Berlin: Cool capital of Germany and upcoming super-hub
Berlin facts & a brief history
There is certainly no other European city with a more dramatic history in the last century than Berlin. It gained the status of a capital in 1871 with the founding of the German Empire in the aftermath of the Franco-Prussian War. This led to massive population growth which in 1905 surpassed the number of two million and grew steadily until peaking at 4.3 Million in 1939. During the Second World War, the city was destroyed by hundreds of air strikes and the population had shrunk to 2.8 million in 1945.
This was followed by the reconstruction and division of the city into east and west by building the infamous wall in 1961. After the Berlin Wall fell in 1990, the city became the unified capital of reunified Germany. Since 1999, after the move of the federal government from Bonn, it has also been the seat of government.
Berlin city after 1990
All these dramatic developments have shaped the Berlin of today, a city of great political, historical and cultural importance which in its western part became a symbol of freedom long before the takedown of the detested wall. Many artists, political activists, students of history and professionals have been attracted to Berlin in recent decades, during which the city has experienced massive construction and reconstruction. Many important government buildings were established, such as the Chancellery, or recommissioned such as the famous Reichstag. New prolific infrastructure projects began - for example, Berlin Central Station, which since its opening in 2006 has become one of Europe´s largest railway stations.
Again and again Berlin makes it into lists of the coolest cities in Europe. Most visitors reach the city via the two heavily frequented airports Berlin Tegel (TXL) and Berlin Schönefeld (SXF). In principle, a new airport - Berlin Brandenburg (BER) - is ready for use, but massive planning and construction errors have delayed the opening for several years.
Where is Berlin Brandenburg?
Berlin Brandenburg Airport borders on Schönefeld Airport. Construction started in 2006 and ended in 2012 - the year it was to replace Berlin's other two airports. The restaurants and shops were already fully equipped, and the necessary staff were hired. Four weeks before the planned opening, the final inspection revealed a major fault in the fire protection system and the project ground to a halt.
It has been seven years since then and the airport is still not ready for operation: technical problems, incorrect planning and construction defects in an existing complex building structure is extremely time-consuming and costly.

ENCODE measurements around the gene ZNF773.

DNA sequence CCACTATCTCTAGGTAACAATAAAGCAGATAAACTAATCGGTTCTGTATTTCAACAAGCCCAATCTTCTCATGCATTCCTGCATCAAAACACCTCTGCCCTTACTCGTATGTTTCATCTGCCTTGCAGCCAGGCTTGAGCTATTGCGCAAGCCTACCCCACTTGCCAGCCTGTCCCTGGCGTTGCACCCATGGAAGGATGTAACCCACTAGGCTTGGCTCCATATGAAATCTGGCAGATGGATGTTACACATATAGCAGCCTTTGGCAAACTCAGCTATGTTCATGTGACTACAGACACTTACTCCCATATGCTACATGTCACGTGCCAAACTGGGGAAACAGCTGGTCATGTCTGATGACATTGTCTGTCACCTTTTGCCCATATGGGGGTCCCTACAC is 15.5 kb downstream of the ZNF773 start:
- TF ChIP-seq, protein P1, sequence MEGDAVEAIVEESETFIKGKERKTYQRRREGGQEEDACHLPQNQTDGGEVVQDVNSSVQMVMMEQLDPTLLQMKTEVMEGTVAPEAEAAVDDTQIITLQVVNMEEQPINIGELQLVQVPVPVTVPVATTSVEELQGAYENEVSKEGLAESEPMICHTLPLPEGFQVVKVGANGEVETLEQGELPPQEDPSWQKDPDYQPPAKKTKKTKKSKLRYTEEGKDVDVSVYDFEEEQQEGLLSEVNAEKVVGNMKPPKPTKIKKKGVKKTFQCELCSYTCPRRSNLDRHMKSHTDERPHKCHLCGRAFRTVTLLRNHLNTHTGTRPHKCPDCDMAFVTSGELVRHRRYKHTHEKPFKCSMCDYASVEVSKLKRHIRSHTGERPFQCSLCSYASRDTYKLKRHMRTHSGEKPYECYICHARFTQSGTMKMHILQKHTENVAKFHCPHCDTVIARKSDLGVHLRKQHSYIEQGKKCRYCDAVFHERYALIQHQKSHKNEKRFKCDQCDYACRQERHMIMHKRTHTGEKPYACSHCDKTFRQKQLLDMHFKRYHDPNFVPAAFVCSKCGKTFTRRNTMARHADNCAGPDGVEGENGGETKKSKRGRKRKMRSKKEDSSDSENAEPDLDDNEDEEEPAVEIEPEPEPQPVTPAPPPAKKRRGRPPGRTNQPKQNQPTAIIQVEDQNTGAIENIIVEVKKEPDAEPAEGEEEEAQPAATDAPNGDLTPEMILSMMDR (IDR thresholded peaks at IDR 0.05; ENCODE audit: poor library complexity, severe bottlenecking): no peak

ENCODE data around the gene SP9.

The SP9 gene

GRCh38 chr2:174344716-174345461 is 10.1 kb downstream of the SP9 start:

The current Chairman, Engelbert Lütke Daldrup, announced at the end of November 2019 that Berlin-Brandenburg Airport would go into operation on October 31, 2020. A week later, air traffic at Tegel Airport is to be discontinued. The public remains sceptical: According to a survey by Tagesspeigels, less than a third of those surveyed believe that this date will actually be met.
How Tegel (TXL) & Schoenfeld (SXF) Airport are affected
Tegel Airport(TXL) was supposed to close in June 2012 but is still in operation due to the postponed opening of the new Berlin-Brandenburg airport. Ironically, business at Tegel Airport is booming like never before. Passenger numbers rose from around 18 million in 2012 to over 22 million in 2018, and air freight also grew.
At Schönefeld Airport (SXF), which is also to be closed in favour of the adjacent new airport building, the increase in the number of processed flights and passengers is even higher. In 2012, around 7 million passengers came through the former GDR airport, compared to 12.7 million in 2018, over 40 percent more.
You might call this good luck for the business owners of the current airports, but it´s the same public owned company which is also responsible for the unfinished new airport. An unofficial counter sums up the estimated money, that has already been lost by mismanagement, to more than five billion Euros.
Nevertheless, millions of tourists visit the federal capital every year. In the record year 2018, 13.5 million visitors to Berlin were recorded, and the trend is rising.
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